The Straits Times recently carried an article of Singapore’s Law Minister, K. Shanmugam saying that there are ‘Limits to what Government can do in a free and open society’.
This comment was of course made in relation to a comment made by a grassroots volunteer who expressed concern that couples were marrying and having babies later which is causing a growing gap between adult children and elderly parents.
Everyone in Singapore would agree that couples are getting married and having babies much later than before but what are the reasons?
Several reasons can simply be picked out:
- Rising ambitions
As a cause of an increase in ambitions to achieve greater things in life, many individuals put their ambitions as the first priority over marriage.
- Economic concerns
Linked to the first concern, ambitions can only rise because of the progress of the society which is interlinked to the progress of the resident’s economy. As the economic prowess of the country opens up to the rest of the world (globalisation) and rises to be more developed, it introduces new interests, requirements and perspectives from outside never to have seen before.
Thus, guided by these new pursuits, individuals are driven to meet those new interests, requirements and/or perspectives to feel a sense of self-satisfication. These new pursuits are economically driven (materialistic and extrinsic) and supercedes human need for permanent warmth and comfort because even those can be obtained using economics.
Extending further, through government policies, cheap labour is introduced into the economy as a means of improving it. Through cheap labour, companies are able to improve productivity and efficiency. Cheap labour are willing to work longer hours to earn more because they do not have families here and are therefore the preferred choice for businesses.
Singaporeans who are able to perform the same job then needs to lower their wage demand or face stiff competition from foreigners who are willing to put in more for less.
So, since cheap labour is out of the question, that means Singaporeans then should settle for something less cheap which requires minimal paper qualifications.
Singaporeans who are considered cheap labour then go back to school to pick up new skills and knowledge and earn themselves the minimal paper qualifications. Jobs are there but so are many others vying for it. Worst still, those vying for it are much younger and have much more energy to work faster and are perceived to be a much more profitable investment because new entrants to the workforce aren’t picky about wages.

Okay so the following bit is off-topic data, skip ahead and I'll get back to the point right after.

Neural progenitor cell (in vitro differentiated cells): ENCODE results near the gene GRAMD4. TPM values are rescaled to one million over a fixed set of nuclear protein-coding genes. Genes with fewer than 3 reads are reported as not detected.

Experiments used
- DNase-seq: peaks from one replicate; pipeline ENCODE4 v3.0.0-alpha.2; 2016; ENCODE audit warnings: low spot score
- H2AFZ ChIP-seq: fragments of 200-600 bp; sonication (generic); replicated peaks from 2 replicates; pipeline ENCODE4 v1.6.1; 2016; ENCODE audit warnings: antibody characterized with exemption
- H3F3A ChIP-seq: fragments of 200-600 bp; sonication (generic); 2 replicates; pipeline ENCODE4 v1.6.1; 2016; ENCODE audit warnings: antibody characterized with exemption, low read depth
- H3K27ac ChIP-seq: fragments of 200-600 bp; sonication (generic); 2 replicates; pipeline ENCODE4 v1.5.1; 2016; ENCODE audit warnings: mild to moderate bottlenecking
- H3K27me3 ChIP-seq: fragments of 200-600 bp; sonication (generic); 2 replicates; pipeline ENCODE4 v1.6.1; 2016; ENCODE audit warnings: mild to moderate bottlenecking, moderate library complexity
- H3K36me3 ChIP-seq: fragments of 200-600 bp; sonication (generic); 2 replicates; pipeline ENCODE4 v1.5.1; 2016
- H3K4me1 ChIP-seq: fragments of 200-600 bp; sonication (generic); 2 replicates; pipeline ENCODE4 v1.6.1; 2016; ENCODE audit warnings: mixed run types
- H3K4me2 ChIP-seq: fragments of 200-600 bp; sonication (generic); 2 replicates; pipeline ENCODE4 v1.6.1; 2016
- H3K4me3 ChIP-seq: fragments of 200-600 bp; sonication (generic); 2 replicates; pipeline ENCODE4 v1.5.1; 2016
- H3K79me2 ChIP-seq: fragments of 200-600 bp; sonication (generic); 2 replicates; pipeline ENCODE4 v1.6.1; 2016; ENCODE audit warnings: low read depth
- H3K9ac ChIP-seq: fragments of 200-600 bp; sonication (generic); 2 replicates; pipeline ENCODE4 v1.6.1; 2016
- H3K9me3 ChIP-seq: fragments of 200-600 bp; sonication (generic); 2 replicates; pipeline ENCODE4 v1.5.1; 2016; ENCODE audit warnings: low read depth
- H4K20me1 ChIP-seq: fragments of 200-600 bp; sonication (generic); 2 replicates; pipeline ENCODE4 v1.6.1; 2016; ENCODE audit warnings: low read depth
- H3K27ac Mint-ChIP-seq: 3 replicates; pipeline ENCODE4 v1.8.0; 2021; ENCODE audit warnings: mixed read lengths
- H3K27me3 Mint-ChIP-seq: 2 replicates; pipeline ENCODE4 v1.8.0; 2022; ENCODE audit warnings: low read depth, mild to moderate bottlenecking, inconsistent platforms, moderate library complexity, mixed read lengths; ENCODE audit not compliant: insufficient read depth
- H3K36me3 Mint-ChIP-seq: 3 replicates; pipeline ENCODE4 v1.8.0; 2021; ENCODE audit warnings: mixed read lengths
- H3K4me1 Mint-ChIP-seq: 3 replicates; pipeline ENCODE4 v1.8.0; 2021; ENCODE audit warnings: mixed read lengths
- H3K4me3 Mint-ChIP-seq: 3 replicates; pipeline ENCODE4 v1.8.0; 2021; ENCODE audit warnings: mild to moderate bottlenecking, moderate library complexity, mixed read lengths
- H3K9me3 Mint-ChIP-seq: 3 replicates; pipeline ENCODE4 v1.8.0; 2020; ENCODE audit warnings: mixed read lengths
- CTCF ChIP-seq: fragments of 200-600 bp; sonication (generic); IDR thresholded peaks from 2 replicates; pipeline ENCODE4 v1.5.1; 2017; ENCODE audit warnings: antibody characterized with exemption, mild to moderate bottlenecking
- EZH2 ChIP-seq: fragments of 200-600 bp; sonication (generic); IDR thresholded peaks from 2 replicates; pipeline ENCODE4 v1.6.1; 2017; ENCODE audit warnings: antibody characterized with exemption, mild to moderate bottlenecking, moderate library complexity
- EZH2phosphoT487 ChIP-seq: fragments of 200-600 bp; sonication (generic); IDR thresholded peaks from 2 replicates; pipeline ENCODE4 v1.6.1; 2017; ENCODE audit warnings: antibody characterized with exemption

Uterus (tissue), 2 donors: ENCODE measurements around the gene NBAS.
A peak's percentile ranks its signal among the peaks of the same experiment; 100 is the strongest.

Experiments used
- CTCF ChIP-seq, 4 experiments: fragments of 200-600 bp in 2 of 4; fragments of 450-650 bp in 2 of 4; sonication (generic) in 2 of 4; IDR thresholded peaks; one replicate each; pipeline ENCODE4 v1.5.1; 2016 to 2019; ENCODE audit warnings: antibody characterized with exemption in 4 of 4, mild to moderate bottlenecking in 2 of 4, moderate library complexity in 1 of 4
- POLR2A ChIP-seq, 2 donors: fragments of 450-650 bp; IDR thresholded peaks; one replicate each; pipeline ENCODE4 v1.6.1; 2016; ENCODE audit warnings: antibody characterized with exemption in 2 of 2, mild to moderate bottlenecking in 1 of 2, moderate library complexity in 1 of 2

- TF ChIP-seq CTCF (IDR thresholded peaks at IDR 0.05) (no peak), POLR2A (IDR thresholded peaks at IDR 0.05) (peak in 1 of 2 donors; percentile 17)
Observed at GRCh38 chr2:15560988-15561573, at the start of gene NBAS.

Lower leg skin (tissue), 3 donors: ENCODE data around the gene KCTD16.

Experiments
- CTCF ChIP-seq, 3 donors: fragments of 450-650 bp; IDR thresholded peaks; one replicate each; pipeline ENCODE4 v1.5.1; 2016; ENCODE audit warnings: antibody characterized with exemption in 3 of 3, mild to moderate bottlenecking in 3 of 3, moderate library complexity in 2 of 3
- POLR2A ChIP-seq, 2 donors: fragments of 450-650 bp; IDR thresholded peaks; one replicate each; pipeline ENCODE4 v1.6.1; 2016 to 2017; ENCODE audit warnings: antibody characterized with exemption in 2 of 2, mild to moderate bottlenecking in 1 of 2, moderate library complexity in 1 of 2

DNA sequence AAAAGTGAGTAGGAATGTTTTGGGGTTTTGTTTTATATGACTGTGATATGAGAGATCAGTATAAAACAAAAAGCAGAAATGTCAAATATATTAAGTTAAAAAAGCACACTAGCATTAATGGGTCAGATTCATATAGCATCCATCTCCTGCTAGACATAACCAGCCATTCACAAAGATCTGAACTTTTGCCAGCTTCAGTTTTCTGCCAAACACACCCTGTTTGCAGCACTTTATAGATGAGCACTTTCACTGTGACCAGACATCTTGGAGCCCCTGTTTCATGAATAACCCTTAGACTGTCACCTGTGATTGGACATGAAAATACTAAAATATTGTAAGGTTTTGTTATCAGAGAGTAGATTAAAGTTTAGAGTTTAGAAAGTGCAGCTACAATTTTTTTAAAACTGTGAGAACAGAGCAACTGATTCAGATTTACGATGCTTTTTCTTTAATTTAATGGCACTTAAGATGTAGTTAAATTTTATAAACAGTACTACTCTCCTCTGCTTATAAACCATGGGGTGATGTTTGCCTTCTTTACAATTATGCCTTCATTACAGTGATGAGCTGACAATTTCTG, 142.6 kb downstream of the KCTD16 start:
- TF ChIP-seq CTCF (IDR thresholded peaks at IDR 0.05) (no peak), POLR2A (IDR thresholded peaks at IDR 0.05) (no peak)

Either you compete with these same skilled workers for a lower wage or earn a better qualification to get better paying job for a better level of skill.
Back to school and you graduate with a higher level skill and qualification which will suitably place you in the middle-management in time to come only for you to realise that it’s much worst now.
Not only are you competing with younger individuals, you’re also competing with others whom the government call ‘Foreign Talents’ – individuals with a high level of skill and qualifications who are here to help contribute to the society.
It’s good if they are here only for the short term cause they’ll then leave that job empty for a Singaporean to fill in but unfortunately, most of them who are single find a spouse here and settle down here or if they are married, their family love it here and call this place home.
That job remains theirs and with that, a piece of property as well. Public or Private property, it doesn’t really matter because if they are willing to pay premium price for that property, the price of property will increase as well since it’s an open market system.
That spells more bad news for you then.
Not only do you now don’t have a job, you are perhaps over-qualified and owning a property will mean you’ll have to work doubly hard because others can pay for property in cash, in an instant whilst you need to work hard to build up that CPF savings nest first to qualify for a particular property that you have been aiming for.
Not to forget, you’re still single and age is catching up on you but you know getting married is the last thing on your mind because if you don’t have a job, you don’t have money. Without money, you can’t get married and if you don’t have enough money in your CPF, no one will want to marry you cause you can’t afford to purchase a home when you get married. And if and when you do get married, you’ll need time to save up more again before you can afford to have kids.
What’s the cause of it all?
And what do they then tell you?
There’s limits to what the government can do in a free and open society.
YES. Globalisation is inevitable. It is part of life and the sooner we accept it, the easier it’ll be to prepare but governments need to protect the welfare of it’s citizens as the world globalizes.
In a small country like Singapore, unfortunately, progress has come too quickly when it’s citizens were still growing. Once protected by the government, they are now vulnerable to the government’s economic expansion policies.